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My first memories of herbs and plants are as a child, growing up in the suburbs of Galway city. My Dad had a Garden mint that he was always picking and eating from, while telling me at the same time how good it was for your health. I never believed him back then though and honestly, thought he was as daft as a brush; little did I know the effect that mint bush and my daft Daddy would have on my future path. I would often pick off the leaves pretending to make all sorts of concoctions out of it, loving the pungent, menthol smell as I crushed the leaves with a stone.

Our mint bush used to get wildly out of control for a small city garden with my father having to cut it way back to almost nothing. I honestly thought he must have been trying to kill it and that it would never grow back again but lo and behold it did, every single year. I can still get that fabulous fresh mint smell that used to linger in the kitchen after it was cut and all the leaves spread out, covering every counter space to dry. What I did not know then was just how mighty the mint truly is.

There are over 20+ varieties of mint, all with unique menthol tastes and qualities. Spearmint / Mentha spicata or garden mint as it is sometimes known, is considered the oldest of them all. This Daddy of mints, Spearmint, crossed with Water mint to make Peppermint / Mentha piperata, probably the most well-known and used mint of them all.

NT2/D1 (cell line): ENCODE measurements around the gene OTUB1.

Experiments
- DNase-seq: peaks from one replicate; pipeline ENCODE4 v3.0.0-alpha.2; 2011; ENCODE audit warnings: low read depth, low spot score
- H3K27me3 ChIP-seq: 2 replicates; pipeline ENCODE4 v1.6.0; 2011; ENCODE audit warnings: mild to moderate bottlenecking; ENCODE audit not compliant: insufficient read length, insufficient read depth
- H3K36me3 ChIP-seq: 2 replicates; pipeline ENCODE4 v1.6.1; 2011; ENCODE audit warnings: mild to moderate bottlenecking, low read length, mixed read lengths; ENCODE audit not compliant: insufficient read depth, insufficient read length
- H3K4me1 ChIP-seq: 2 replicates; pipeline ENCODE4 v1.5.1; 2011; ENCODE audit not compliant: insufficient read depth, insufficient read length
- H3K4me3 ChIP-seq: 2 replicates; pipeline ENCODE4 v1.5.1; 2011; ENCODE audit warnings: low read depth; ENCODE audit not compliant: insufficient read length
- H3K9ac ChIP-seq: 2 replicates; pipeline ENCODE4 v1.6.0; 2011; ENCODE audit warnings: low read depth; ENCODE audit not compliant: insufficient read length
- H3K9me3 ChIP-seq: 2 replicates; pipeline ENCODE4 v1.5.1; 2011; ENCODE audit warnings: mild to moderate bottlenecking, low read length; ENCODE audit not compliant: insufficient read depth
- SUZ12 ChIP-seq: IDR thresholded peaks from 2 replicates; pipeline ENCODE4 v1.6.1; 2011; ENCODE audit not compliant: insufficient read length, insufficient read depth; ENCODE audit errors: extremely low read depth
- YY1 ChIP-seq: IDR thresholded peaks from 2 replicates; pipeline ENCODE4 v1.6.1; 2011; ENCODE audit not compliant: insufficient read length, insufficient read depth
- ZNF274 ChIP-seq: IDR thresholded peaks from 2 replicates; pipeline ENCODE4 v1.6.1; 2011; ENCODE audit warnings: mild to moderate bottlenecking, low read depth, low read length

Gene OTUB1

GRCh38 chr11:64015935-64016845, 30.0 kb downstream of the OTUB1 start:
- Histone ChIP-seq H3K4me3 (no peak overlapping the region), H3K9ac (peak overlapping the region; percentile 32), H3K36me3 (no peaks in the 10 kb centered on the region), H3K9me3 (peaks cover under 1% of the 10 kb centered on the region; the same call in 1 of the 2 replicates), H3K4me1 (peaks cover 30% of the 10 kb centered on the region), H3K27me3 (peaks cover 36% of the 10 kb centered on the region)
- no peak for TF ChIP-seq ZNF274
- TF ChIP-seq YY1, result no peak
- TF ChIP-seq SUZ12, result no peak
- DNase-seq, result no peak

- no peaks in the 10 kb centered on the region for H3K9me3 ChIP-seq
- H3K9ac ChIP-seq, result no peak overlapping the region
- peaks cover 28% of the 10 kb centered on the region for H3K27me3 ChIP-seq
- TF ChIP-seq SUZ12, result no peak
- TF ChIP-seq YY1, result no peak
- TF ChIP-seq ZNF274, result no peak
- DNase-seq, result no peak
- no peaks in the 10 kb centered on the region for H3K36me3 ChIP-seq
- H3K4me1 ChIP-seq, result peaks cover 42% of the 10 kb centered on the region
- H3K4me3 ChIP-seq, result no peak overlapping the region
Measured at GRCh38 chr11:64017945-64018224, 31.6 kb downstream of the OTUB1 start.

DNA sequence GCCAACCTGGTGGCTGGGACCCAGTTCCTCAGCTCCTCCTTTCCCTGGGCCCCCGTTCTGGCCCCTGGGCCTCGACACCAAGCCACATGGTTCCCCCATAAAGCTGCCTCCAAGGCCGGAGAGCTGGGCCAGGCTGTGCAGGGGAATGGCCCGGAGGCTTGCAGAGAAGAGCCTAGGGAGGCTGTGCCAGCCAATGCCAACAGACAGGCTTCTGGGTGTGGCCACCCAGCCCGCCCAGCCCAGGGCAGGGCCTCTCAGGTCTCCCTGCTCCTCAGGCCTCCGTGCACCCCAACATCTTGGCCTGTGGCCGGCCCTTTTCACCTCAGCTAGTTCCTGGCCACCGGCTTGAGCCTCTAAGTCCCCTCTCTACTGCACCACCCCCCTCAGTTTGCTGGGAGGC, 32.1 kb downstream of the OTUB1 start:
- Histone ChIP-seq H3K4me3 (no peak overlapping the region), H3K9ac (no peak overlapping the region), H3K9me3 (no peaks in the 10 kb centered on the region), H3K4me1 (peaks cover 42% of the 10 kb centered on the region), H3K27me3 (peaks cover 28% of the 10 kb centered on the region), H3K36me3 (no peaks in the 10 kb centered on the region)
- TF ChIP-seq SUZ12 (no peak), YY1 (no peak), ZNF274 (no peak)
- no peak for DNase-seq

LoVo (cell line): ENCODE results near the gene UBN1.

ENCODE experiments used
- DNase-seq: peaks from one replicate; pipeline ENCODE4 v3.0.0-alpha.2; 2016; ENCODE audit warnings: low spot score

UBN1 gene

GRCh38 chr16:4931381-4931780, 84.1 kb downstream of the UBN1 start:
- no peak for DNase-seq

Spearmint is often overlooked in favour of Peppermint due to its lighter menthol properties making it less pungent, slightly sweeter and a milder digestive. I would consider it the perfect mint of choice for children for this very reason. It is regarded as what herbalists call, a nervine, with properties to both calm and energise the nervous system at the same time.

Peppermint is stronger in flavour than its ancestor and is well known as a digestive aid. It is antispasmodic making it a lovely soothing herb to use for cramps and spasms of the stomach. It has a clean and refreshing taste that nearly everyone would associate with clean breath and a healthy mouth. What is not as well known about peppermint is its pain killing abilities or anodyne properties which makes it a great herb of choice for headaches and toothaches.